Bird Haunts and Nature Memories/Chapter 1


WILLUGHBY, speaking of "some remarkable Isles, cliffs, and Rocks about England, where Sea-fowl do yearly build and breed in great numbers," says that Priestholm is "a small uninhabited Island near Beaumaris in the Isle of Anglesey, belonging to my Lord Bulkley," whereon build "the Anates Arcticae of Clussius (here called Puffins), Razorbills, Guilliams, Cormorants, and divers sorts of Gulls." 0n the Ordnance map the island is called Puffin Island, and below in brackets are Priestholm and St. Seiriol's Island. Giraldus called it Ynys Lenach, or Priest's Island, "because many bodies of saints are deposited there and no woman is suffered to enter it." Other early writers spoke about it as Glannauch or Glanach, but said it was more generally known as Puffins' Island. Now the possessive is dropped; it is called Puffin.

Puffin, visible from many a popular seaside resort on the North Wales coast, is well known. During the holiday season it is a show place, pointed out as the tourist steamer passes, visited from Llandudno, Beaumaris, and Llanfairfechan by sailing-boats. It is private property; visitors are not supposed to land and wander where they will, but if they behaved themselves no one would object. Unfortunately a certain class of holiday-maker refuses to respect property; a party will land with guns to shoot rabbits and sea-birds, even ruthlessly slaying the latter during the breeding season; the eggs of the fowl are robbed without regard for law or mercy. The keeper visits the island from time to time, but is not resident; the damage is done before he can reach the scene.

In size the island is about five-eighths of a mile long by a quarter broad, and everywhere, except at the southern end, nearest to Anglesey, it rises steeply from the sea, weathered limestone cliffs providing ledges and cracks on which birds can nest. The actual crags are not high, but above the rocks a steep grass slope rises to 100 or 160 feet; on, or rather in, this slope the puffins nest; only a few find holes in the rocks below. The whole of the top of the island resembles a great rabbit-warren, honeycombed with burrows; some of these are the occupied or ancient homes of rabbits, but the majority are the work of the puffins.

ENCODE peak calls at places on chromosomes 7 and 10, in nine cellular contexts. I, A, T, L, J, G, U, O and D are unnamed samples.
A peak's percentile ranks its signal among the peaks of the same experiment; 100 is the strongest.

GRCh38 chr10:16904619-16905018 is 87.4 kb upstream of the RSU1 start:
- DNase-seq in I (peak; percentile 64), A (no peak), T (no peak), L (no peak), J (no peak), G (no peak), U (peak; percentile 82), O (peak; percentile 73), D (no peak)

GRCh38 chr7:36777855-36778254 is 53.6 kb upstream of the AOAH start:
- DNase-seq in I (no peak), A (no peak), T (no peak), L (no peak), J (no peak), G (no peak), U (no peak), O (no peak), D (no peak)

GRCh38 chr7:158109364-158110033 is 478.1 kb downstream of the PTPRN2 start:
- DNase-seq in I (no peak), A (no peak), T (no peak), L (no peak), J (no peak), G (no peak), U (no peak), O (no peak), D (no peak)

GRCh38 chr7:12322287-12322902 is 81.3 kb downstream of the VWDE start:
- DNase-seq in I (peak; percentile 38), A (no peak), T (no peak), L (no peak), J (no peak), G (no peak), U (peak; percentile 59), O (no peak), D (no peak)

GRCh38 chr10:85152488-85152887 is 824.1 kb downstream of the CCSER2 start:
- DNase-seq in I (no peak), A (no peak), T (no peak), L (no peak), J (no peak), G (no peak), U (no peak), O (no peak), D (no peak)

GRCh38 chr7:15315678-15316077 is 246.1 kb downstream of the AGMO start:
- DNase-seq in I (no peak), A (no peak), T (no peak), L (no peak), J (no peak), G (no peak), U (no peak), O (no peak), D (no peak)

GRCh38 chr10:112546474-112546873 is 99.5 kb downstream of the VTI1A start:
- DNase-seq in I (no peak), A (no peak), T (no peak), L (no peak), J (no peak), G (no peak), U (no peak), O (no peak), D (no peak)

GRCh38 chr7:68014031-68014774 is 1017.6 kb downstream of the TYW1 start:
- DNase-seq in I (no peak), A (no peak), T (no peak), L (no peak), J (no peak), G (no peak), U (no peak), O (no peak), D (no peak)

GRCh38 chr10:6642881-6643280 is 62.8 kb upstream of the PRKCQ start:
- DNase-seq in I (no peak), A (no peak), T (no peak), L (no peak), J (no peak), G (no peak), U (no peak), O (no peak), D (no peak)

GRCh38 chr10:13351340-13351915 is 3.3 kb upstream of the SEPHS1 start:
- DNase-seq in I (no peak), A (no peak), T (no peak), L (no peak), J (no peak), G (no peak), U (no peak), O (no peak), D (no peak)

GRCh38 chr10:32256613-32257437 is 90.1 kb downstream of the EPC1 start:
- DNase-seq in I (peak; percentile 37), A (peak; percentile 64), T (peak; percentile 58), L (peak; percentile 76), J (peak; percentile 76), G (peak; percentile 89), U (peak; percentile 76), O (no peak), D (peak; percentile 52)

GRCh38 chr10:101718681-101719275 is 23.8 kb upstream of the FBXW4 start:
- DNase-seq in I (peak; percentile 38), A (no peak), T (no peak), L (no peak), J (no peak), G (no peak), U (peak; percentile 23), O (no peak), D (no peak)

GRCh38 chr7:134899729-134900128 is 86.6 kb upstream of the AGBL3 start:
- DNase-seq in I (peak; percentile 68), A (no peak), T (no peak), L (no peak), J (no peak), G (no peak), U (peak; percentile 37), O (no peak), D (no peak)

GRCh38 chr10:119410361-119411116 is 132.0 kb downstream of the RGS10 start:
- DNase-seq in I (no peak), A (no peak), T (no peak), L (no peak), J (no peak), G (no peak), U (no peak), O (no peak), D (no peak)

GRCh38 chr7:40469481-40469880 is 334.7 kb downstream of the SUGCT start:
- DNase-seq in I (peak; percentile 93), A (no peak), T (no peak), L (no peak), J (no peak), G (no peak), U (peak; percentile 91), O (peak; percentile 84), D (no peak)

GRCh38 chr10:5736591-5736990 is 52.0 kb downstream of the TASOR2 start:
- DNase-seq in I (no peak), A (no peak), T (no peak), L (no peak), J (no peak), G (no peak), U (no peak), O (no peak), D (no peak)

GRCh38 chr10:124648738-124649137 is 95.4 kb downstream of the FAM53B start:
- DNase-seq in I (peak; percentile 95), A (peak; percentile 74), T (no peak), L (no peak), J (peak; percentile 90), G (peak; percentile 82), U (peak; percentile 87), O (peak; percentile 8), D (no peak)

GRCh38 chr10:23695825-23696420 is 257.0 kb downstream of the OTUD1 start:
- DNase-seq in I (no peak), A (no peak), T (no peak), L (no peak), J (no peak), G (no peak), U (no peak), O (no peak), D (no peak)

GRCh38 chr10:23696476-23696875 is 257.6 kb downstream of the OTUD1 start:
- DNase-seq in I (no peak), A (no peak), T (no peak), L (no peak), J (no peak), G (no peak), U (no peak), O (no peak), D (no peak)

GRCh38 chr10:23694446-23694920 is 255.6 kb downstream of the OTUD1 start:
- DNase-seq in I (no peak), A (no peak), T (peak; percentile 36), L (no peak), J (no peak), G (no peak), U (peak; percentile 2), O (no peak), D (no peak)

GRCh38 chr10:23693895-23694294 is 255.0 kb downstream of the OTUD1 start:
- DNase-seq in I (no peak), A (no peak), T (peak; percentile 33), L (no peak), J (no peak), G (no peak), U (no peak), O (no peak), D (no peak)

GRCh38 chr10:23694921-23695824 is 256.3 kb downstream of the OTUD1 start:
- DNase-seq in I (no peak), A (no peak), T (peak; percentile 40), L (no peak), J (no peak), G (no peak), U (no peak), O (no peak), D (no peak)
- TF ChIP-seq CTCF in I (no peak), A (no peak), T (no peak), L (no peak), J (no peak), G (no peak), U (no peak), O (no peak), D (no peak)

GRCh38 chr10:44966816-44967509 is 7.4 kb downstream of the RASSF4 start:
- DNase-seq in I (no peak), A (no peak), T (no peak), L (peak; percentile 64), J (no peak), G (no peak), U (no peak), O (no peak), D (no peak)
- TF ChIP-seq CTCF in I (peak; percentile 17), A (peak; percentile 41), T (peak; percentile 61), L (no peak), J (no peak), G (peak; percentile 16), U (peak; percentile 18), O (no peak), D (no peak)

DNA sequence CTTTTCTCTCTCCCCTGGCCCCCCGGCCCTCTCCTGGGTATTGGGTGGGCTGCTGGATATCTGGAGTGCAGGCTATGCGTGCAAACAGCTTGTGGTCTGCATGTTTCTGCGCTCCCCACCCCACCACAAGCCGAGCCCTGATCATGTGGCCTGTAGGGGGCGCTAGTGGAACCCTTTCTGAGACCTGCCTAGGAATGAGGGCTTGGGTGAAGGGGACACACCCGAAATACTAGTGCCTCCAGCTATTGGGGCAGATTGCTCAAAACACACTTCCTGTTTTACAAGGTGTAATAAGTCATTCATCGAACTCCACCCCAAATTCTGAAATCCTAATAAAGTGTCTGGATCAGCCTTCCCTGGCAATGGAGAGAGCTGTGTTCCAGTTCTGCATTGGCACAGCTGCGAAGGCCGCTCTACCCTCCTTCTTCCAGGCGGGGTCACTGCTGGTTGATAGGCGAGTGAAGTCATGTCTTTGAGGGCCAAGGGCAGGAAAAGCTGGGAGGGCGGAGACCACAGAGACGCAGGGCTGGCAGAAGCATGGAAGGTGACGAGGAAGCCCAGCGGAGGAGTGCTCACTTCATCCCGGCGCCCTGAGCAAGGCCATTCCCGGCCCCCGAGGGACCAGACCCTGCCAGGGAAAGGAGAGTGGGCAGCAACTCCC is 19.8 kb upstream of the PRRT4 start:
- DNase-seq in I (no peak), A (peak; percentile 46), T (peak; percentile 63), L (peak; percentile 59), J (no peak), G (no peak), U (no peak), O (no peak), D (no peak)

Strictly speaking, the ovate or oblong island points north-east and south-west; it is, however, convenient to speak of the eastern and western sides. At the northern and highest point is the only habitable, though usually uninhabited, house, originally built as a signal station for the Liverpool Dock and Harbour Board; by semaphore messages were passed onto the Great Orme's Head and thence transmitted to Liverpool. When telegraphic communication was more perfect the station was abandoned, and it was taken over as a marine laboratory by the Liverpool Marine Biological Society, who, when they moved to Port Erin, handed it over to Bangor College. It was, at the time of one of my visits, neglected and dirty pellitory of the wall had pushed its way through the woodwork of the windows and shed its seeds over the rotting bedsteads. Later, I found it dismantled—doors burst open and windows smashed, slates scattered over the cliff beneath; the next tenant will have a heavy bill for repairs. Close to the house are the ruins of a smaller storehouse, and in the centre of the island stand the remains of St. Seiriol's Church. No part of the old church is left standing except a stout square tower, said by some to be part of the original building, but probably kept in

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repair, after the decay of the monastic buildings, as a useful watch-tower or look-out. The ruins of a small cottage, close to the tower, are not of great antiquity, but hard by are curious narrow tunnels, evidently part of a former and very ancient building. A little way from the tower are low, broken stone walls, which probably mark the site of the conventual gardens; near the landing place are other enclosures, where, in a hollow, a few stunted thorns and brambles "shrink landward from the scathing storm."